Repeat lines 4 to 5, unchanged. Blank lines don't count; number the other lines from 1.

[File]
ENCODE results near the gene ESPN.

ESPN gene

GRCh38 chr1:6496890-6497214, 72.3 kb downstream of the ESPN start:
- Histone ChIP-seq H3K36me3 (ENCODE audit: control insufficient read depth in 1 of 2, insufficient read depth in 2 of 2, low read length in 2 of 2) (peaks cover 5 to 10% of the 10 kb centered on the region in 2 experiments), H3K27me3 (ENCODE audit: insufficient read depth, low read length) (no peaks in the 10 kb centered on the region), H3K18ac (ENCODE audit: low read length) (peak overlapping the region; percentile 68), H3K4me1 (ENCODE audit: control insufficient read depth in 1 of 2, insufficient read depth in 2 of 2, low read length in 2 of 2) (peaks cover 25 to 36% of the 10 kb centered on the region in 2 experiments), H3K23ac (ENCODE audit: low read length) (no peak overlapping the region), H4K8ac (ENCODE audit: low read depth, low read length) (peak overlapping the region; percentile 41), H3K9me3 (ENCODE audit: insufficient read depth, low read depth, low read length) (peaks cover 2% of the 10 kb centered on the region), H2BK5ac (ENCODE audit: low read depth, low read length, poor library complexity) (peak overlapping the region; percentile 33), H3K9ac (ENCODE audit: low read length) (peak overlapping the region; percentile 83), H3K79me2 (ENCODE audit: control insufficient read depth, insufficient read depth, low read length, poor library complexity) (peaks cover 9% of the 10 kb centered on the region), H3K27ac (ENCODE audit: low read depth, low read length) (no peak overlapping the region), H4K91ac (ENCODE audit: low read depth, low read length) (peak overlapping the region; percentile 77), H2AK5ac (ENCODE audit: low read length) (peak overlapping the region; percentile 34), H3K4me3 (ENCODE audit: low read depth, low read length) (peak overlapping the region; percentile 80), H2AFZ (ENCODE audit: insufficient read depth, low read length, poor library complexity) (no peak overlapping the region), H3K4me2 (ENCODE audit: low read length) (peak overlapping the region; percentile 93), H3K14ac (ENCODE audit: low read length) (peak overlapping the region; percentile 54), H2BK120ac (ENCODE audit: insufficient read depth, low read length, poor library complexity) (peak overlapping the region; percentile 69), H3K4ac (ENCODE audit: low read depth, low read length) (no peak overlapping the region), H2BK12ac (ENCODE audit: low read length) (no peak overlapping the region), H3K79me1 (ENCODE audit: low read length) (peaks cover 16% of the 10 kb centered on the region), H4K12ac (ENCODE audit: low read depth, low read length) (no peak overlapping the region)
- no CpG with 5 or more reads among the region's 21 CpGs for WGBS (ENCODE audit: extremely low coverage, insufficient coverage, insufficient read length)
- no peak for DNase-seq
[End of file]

- Histone ChIP-seq H3K36me3 (ENCODE audit: control insufficient read depth in 1 of 2, insufficient read depth in 2 of 2, low read length in 2 of 2) (peaks cover 5 to 10% of the 10 kb centered on the region in 2 experiments), H3K27me3 (ENCODE audit: insufficient read depth, low read length) (no peaks in the 10 kb centered on the region), H3K18ac (ENCODE audit: low read length) (peak overlapping the region; percentile 68), H3K4me1 (ENCODE audit: control insufficient read depth in 1 of 2, insufficient read depth in 2 of 2, low read length in 2 of 2) (peaks cover 25 to 36% of the 10 kb centered on the region in 2 experiments), H3K23ac (ENCODE audit: low read length) (no peak overlapping the region), H4K8ac (ENCODE audit: low read depth, low read length) (peak overlapping the region; percentile 41), H3K9me3 (ENCODE audit: insufficient read depth, low read depth, low read length) (peaks cover 2% of the 10 kb centered on the region), H2BK5ac (ENCODE audit: low read depth, low read length, poor library complexity) (peak overlapping the region; percentile 33), H3K9ac (ENCODE audit: low read length) (peak overlapping the region; percentile 83), H3K79me2 (ENCODE audit: control insufficient read depth, insufficient read depth, low read length, poor library complexity) (peaks cover 9% of the 10 kb centered on the region), H3K27ac (ENCODE audit: low read depth, low read length) (no peak overlapping the region), H4K91ac (ENCODE audit: low read depth, low read length) (peak overlapping the region; percentile 77), H2AK5ac (ENCODE audit: low read length) (peak overlapping the region; percentile 34), H3K4me3 (ENCODE audit: low read depth, low read length) (peak overlapping the region; percentile 80), H2AFZ (ENCODE audit: insufficient read depth, low read length, poor library complexity) (no peak overlapping the region), H3K4me2 (ENCODE audit: low read length) (peak overlapping the region; percentile 93), H3K14ac (ENCODE audit: low read length) (peak overlapping the region; percentile 54), H2BK120ac (ENCODE audit: insufficient read depth, low read length, poor library complexity) (peak overlapping the region; percentile 69), H3K4ac (ENCODE audit: low read depth, low read length) (no peak overlapping the region), H2BK12ac (ENCODE audit: low read length) (no peak overlapping the region), H3K79me1 (ENCODE audit: low read length) (peaks cover 16% of the 10 kb centered on the region), H4K12ac (ENCODE audit: low read depth, low read length) (no peak overlapping the region)
- no CpG with 5 or more reads among the region's 21 CpGs for WGBS (ENCODE audit: extremely low coverage, insufficient coverage, insufficient read length)